EZ: The other side of it is that when the marathon started–Everybody’s thinking about it now because it’s been 25 years, but if you go over to Exit Art, which is where the very first marathon was, it was not a large room. The early marathons–One of them was at The Kitchen. What does The Kitchen seat? The Kitchen seats a few hundred people, if that!
Still, it felt incredibly important, even with a small crowd, and to those of us who were there that were part of it, it was. It was often quite literally life-changing because you heard something–I can think almost from every year, of hearing something that just completely blew me away. I remember hearing Mieczyslaw Litwinski at one of the first marathons, and he just completely blew my mind. But it was kind of a insider’s club. You went because you knew something about new music, or were interested in it.
Moving the marathon to Tully, we were severely criticized for that because it felt like we were abandoning our base, and we were, but it wasn’t because we wanted to lose our base, it’s because we wanted to open it up to other people. Same as when we moved it to BAM, and then the big shift over to the World Financial Center, where it just became more “We want to put this in front of the public, and we want to open it up to not just interesting things in a self-defined new music community, but also to a larger music scene in New York, and the country”. Which means–obviously it’s great to have so many people there, but it’s not really about the quantity per se, it’s about being not just willing to put it in front of a larger public, but feeling that that’s a necessary and desirable thing, that you want the music to be in the public conversation. And this is the big shift. This was not what Schoenberg wanted when he started the Society for Private Musical Performances, and this is not what Babbitt wanted when he said “Who cares if you listen?”. This is the exact opposite of that attitude of “This is elite music for an elite audience and we don’t care what people think”. This is more “We want to be part of the public dialogue. We want to say what we have to say in the public space”. Does that change things to a certain extent? Yes, there are certain things you can’t do at the WFC, not because you’re not willing to put them on there, but because certain things work better in a very small hall and certain things don’t.
CM: So when was your arrangement of Nirvana’s “Lithium” performed?
EZ: I did it very early, I think we used it as an encore for the first performance up at Walter Reade in the early 90s–after that it became our standard encore for several years. Then we put it aside, and only revived it for a program John [Schaefer] did at Merkin a few years back, something about classical musicians playing rock tunes, and we did a bunch of stuff including that. But otherwise we haven’t done it in a long time – haven’t yet done it with the new members, for example. As I say, I did it when the All-Stars moved to Lincoln Center, which was like 1993–At that time it felt like a statement, but now everybody does stuff like that, so it’s not really a big deal.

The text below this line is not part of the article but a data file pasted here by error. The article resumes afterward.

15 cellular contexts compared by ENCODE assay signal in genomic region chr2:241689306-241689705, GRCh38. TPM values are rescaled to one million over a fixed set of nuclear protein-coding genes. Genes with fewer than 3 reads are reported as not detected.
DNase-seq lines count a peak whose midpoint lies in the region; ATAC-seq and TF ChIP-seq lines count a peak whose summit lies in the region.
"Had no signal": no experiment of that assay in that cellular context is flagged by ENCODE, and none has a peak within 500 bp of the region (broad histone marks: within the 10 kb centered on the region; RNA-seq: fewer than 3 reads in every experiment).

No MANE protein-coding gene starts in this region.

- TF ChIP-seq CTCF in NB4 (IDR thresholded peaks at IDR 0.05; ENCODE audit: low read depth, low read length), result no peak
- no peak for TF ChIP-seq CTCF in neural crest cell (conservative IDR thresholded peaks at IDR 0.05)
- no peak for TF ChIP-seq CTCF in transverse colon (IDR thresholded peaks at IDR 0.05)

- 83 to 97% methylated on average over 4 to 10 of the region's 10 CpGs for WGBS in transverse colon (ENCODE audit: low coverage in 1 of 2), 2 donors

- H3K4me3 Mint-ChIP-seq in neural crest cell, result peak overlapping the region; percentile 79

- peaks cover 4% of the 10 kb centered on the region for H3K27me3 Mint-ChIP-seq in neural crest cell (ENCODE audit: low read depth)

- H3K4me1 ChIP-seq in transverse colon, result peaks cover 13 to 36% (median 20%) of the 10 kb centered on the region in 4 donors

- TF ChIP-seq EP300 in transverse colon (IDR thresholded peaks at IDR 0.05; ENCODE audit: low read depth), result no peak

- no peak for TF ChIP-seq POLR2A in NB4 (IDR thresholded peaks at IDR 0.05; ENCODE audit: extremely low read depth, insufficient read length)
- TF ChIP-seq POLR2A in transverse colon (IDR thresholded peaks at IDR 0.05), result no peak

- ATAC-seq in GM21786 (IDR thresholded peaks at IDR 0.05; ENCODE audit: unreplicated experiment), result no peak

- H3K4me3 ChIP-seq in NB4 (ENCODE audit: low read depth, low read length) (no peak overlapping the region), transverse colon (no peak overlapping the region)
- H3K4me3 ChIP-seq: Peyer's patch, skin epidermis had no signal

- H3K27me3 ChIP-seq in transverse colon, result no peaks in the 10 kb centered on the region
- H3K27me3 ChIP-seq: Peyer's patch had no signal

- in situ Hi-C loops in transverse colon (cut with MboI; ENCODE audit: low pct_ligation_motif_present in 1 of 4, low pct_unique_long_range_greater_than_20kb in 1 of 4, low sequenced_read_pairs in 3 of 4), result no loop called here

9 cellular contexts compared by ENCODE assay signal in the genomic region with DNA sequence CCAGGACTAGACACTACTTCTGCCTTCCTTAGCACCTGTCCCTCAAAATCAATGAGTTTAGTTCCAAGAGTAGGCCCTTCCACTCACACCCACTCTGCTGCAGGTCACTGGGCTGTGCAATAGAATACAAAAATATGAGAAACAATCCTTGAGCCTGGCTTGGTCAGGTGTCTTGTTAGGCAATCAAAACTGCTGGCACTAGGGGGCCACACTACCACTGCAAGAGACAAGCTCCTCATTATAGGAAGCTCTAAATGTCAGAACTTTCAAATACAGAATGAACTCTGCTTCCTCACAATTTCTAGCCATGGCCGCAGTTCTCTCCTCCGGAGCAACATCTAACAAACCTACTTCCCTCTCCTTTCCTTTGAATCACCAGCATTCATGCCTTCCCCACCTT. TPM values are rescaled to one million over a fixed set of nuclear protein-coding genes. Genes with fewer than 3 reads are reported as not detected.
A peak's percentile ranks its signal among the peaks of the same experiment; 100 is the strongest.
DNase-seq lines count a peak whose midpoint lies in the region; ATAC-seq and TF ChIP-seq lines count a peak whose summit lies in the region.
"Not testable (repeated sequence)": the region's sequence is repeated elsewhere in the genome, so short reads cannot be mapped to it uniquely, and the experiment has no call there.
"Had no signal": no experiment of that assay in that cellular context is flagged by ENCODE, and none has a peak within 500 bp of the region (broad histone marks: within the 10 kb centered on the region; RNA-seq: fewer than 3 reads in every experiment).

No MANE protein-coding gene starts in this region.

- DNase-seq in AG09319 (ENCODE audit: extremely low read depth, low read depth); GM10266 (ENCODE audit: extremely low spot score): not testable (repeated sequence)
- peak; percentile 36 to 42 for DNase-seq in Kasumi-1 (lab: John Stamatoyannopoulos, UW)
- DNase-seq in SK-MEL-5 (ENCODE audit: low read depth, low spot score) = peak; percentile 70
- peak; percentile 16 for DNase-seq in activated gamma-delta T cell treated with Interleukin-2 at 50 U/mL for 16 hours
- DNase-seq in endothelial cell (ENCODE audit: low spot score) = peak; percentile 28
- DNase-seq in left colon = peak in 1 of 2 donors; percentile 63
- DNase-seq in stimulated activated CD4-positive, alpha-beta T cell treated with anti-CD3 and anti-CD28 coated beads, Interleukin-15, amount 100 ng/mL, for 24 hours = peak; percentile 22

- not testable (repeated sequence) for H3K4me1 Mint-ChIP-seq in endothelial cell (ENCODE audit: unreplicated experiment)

CM: The thing is, I listen to new music, and it sounds, at least to my ears, still very radical to hear classical-trained concert musicians suddenly turn around and play rock songs. I watched TwoSense playing a song by Cream a few months ago…
EZ: Right, Martin Bresnick’s arrangement!
CM: And that was really, really good! There was nothing pretentious about that whatsoever. I would have assumed that that could have been an original piece if I hadn’t heard the Cream version.
EZ: Yeah, I think it should be normal, and in the history of music, I think it’s generally been normal! [laughs] I think there was this very small window where I was studying and starting out, where these boundaries were considered so sacrosanct, but if you take the bigger picture, it doesn’t matter where you look, it’s everywhere. Bartok’s Romanian Dances, or Mozart quoting popular tunes, or Machaut writing a mass. It all comes down to the same thing. Everybody has their ears open, unless they’re told to close them.
CM: Yeah, and for them that was popular music, but in our mind, or at least in my mind, folk music of that time along with classical music of that time just seems like it could have come from the same people anyway, whereas now, somebody does an arrangement of a song by Nirvana, you would never guess that that happens.
EZ: Yeah, that’s the irony of it is that in the end, we all are of our time, and we all end up either being remembered or being forgotten more or less due to that. “This is just an example of the kind of thing people were doing then.” And you could be talking about Boulez and The Beatles – just two examples of things that were happened to be happening in the 1960s.
Brian Eno: Music For Airports (excerpt; w/the All-Stars; performed live at Dusseldorf Airport–part of the Alstadherbst Festival, 9/18/11)